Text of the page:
Inserting Rows Into A SQL Server Compact Edition Table in C#

Now that we have some tables, you naturally want to put some data into them. As you might have guessed from my last post, you perform data manipulation (insert, update, delete) just like you do when creating the table and use the SqlCeCommand object. Only this time there’s a twist.

First, because I wanted to load several rows I created a method to load a single row and pass in the parameters to my “CoolPeople” table. Here’s the small bit of code that handles it:  

        LoadARow(“Carl”, “Franklin”, @”http:\\www.dnrtv.com”);

        LoadARow(“Richard”, “Campbell”, @”http:\\www.dotnetrocks.com”);

        LoadARow(“Leo”, “Laporte”, @”http:\\www.twit.tv”);

        LoadARow(“Steve”, “Gibson”, @”http:\\www.grc.com”);

        LoadARow(“Arcane”, “Code”, @”http:\\arcanecode.wordpress.com”);

 

I then wrote a routine that would take the passed in data and insert it into the database. As with my create table example yesterday, I’m using the command object. This time though, I am adding parameters to the command.

If you look in the SQL, you see I have three parameters, noted by the @ sign. @first, @last, and @url. When SSCE creates the insert statement for the database, it will then look for three parameters and replace these three @ placeholders with the values you put into the parameters.

Sure, you could concatenate it all together in a string, but then you have to worry about things like the “O’Malley Issue” and SQL Injection attacks. (See Bill Vaughn’s book “Hitchhiker’s Guide to Visual Studio and SQL Server, 7th edition for a complete discussion on these topics, or browse the web. There’s lots of info so I won’t take up further space now.)

Here’s the entire LoadARow routine. Note that my choosing to name the method parameters the same as the SSCE command parameters is entirely a coincidence, it simply makes it self documenting and is not a requirement.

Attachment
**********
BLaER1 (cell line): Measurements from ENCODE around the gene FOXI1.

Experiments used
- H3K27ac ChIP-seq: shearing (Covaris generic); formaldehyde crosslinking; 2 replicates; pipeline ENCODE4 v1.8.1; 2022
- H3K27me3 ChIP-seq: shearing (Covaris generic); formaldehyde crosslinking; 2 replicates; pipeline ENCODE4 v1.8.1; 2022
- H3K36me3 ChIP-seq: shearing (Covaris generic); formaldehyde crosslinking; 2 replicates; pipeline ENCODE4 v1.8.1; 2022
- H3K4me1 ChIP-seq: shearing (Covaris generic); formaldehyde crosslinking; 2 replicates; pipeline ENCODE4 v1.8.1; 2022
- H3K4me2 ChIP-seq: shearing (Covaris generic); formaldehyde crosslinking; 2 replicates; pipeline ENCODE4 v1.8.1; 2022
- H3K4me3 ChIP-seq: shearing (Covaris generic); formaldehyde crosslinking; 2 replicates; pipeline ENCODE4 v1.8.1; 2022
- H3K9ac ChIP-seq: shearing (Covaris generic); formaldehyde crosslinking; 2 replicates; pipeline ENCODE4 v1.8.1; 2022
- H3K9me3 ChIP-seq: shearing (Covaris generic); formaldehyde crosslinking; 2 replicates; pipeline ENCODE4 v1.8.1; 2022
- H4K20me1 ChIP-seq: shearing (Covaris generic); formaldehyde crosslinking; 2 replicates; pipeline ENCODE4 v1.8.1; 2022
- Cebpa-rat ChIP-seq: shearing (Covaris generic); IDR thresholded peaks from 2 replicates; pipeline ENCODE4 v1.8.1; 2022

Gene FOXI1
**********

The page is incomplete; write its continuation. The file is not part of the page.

private void LoadARow(string first, string last, string url)

    {

      SqlCeConnection cn = new SqlCeConnection(ConnectString());

 

      if (cn.State == ConnectionState.Closed)

      {

        cn.Open();

      }

 

      SqlCeCommand cmd;

 

      string sql = “insert into CoolPeople “

        + “(LastName, FirstName, URL) “

        + “values (@lastname, @firstname, @url)”;

 

      try

      {

        cmd = new SqlCeCommand(sql, cn);

        cmd.Parameters.AddWithValue(“@lastname”, first);

        cmd.Parameters.AddWithValue(“@firstname”, last);

        cmd.Parameters.AddWithValue(“@url”, url);

        cmd.ExecuteNonQuery();

        lblResults.Text = “Row Added.”;

      }

      catch (SqlCeException sqlexception)

      {

        MessageBox.Show(sqlexception.Message, “Oh Crap.”

          , MessageBoxButtons.OK, MessageBoxIcon.Error);

      }

      catch (Exception ex)

      {

        MessageBox.Show(ex.Message, “Oh Crap.”

          , MessageBoxButtons.OK, MessageBoxIcon.Error);

      }

      finally

      {

        cn.Close();

      }

    }

 

After creating the SqlCeCommand object by passing in the sql string and the connection object, I can then add the parameters with a single line for each. By using the Parameters object of the command object, I can call the AddWithValue method, and simply pass in the parameter name as a string and the value for that parameter. Once you add all the parameters, simply call the ExecuteNonQuery method and the data is inserted!

This method can be a basis for all your future work with SSCE. Everything you need to do revolves around the command object and sending SQL commands to the database. Need to delete a record? Just change the SQL from an insert to a delete, pass the correct parameters and you are in business. Update? Same thing.

Using the code I’ve shown in this series you can create your own SSCE applications, and store data locally. Lest you think this is the wrap up, I have one more cool method to show you, but that’ll be for tomorrow!

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